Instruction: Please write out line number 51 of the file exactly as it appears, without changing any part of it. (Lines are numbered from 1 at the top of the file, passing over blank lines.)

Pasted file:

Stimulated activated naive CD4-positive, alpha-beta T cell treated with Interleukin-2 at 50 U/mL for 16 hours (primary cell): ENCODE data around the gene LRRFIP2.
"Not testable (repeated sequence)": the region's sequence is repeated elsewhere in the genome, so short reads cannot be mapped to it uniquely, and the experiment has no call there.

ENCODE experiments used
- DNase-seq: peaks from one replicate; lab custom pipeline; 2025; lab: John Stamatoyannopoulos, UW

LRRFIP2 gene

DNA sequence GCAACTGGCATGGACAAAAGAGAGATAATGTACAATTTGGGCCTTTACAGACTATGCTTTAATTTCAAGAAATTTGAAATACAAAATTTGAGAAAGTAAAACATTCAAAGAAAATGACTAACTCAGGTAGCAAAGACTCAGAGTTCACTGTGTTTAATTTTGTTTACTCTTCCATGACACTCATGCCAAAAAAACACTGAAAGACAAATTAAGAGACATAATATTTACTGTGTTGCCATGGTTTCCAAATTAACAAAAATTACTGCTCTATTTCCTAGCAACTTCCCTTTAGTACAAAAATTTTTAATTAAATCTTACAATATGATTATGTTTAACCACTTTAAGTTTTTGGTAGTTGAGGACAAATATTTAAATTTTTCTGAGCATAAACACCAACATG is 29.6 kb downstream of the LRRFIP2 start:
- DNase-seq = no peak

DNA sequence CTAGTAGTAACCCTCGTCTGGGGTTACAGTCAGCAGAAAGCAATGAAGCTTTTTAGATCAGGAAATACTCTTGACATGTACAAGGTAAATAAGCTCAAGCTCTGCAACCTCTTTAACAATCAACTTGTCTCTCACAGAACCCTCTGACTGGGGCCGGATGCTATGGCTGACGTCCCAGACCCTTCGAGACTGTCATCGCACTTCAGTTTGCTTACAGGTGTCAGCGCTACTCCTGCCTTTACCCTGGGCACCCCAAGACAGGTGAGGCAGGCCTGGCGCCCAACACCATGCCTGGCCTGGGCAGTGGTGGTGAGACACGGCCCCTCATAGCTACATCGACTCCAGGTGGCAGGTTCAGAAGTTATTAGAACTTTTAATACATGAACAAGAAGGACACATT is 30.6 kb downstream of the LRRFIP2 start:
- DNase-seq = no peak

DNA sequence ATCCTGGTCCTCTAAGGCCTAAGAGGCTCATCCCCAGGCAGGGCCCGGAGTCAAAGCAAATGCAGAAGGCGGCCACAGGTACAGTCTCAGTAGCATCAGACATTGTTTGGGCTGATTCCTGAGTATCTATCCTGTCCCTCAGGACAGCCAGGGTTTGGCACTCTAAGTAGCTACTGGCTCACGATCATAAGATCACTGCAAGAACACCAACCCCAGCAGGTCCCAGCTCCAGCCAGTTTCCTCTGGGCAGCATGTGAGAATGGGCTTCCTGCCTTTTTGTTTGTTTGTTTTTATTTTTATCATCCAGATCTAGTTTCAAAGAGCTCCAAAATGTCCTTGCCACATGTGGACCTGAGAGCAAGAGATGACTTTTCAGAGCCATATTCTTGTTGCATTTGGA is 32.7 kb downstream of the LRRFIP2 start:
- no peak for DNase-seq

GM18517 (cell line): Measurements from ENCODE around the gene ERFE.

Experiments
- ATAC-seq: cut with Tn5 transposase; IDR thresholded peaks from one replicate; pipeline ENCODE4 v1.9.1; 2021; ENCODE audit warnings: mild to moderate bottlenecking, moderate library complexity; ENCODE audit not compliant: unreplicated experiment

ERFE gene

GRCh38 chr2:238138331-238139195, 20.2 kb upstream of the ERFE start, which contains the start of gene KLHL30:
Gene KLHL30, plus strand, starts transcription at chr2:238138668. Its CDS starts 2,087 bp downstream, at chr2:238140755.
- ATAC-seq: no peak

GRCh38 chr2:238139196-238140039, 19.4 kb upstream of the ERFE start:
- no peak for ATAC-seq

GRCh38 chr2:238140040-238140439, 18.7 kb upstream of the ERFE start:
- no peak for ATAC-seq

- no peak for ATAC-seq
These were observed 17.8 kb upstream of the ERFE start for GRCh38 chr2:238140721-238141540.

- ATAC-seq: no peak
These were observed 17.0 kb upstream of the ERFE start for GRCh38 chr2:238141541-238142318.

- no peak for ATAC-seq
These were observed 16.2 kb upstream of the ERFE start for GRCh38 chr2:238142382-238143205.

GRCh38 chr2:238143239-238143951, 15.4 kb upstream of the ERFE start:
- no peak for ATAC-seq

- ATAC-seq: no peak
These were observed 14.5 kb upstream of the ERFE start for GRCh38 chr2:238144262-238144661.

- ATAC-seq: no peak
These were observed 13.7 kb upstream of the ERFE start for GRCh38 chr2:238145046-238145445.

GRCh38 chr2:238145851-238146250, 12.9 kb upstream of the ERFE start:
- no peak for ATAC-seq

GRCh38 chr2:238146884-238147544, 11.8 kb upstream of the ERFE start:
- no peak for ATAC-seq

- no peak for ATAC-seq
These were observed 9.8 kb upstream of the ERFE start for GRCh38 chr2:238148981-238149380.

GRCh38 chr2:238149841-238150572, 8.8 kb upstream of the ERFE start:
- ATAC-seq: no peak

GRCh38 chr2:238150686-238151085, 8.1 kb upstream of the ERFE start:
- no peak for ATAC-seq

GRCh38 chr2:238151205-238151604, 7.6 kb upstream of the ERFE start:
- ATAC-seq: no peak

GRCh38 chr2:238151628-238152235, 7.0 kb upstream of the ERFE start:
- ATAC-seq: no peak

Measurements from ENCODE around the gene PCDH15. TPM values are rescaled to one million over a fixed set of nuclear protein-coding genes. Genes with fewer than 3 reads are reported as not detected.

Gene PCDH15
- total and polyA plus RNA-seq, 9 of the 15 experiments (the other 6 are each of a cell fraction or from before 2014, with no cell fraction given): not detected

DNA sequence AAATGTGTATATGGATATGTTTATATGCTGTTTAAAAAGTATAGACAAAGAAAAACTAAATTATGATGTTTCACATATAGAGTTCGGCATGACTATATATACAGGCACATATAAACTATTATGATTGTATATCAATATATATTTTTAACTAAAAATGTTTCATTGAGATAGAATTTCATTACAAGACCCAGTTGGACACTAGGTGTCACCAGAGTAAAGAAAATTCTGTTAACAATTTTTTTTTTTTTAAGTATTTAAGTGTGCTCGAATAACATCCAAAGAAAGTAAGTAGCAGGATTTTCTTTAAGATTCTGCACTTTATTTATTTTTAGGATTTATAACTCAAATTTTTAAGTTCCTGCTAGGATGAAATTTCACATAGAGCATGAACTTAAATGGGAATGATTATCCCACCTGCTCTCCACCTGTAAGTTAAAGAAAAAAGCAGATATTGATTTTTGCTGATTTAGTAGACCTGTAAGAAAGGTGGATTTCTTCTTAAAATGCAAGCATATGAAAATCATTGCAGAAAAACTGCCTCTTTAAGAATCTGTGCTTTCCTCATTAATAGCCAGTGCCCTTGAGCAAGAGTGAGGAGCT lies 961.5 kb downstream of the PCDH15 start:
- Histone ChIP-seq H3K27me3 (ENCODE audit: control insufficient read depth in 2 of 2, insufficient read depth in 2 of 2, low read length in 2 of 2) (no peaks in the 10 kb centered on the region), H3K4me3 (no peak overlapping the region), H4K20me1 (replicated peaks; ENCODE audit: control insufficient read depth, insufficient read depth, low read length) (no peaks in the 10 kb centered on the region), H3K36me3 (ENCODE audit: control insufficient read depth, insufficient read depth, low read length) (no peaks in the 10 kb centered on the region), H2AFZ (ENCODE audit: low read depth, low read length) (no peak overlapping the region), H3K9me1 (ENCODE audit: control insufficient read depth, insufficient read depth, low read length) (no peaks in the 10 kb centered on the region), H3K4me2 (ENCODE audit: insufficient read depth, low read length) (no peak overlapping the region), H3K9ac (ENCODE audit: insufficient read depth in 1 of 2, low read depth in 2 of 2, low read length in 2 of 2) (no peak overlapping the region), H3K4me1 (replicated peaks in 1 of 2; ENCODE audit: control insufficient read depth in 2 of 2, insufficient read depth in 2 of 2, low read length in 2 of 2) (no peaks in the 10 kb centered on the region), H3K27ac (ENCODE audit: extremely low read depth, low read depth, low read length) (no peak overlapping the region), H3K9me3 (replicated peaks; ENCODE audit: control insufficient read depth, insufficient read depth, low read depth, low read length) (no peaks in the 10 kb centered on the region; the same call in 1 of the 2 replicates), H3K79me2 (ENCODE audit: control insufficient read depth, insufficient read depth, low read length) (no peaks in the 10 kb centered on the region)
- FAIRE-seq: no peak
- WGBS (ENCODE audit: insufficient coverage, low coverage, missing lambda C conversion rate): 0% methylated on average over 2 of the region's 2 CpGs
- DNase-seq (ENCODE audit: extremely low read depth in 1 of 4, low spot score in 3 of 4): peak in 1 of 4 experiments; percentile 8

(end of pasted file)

- total and polyA plus RNA-seq, 9 of the 15 experiments (the other 6 are each of a cell fraction or from before 2014, with no cell fraction given): not detected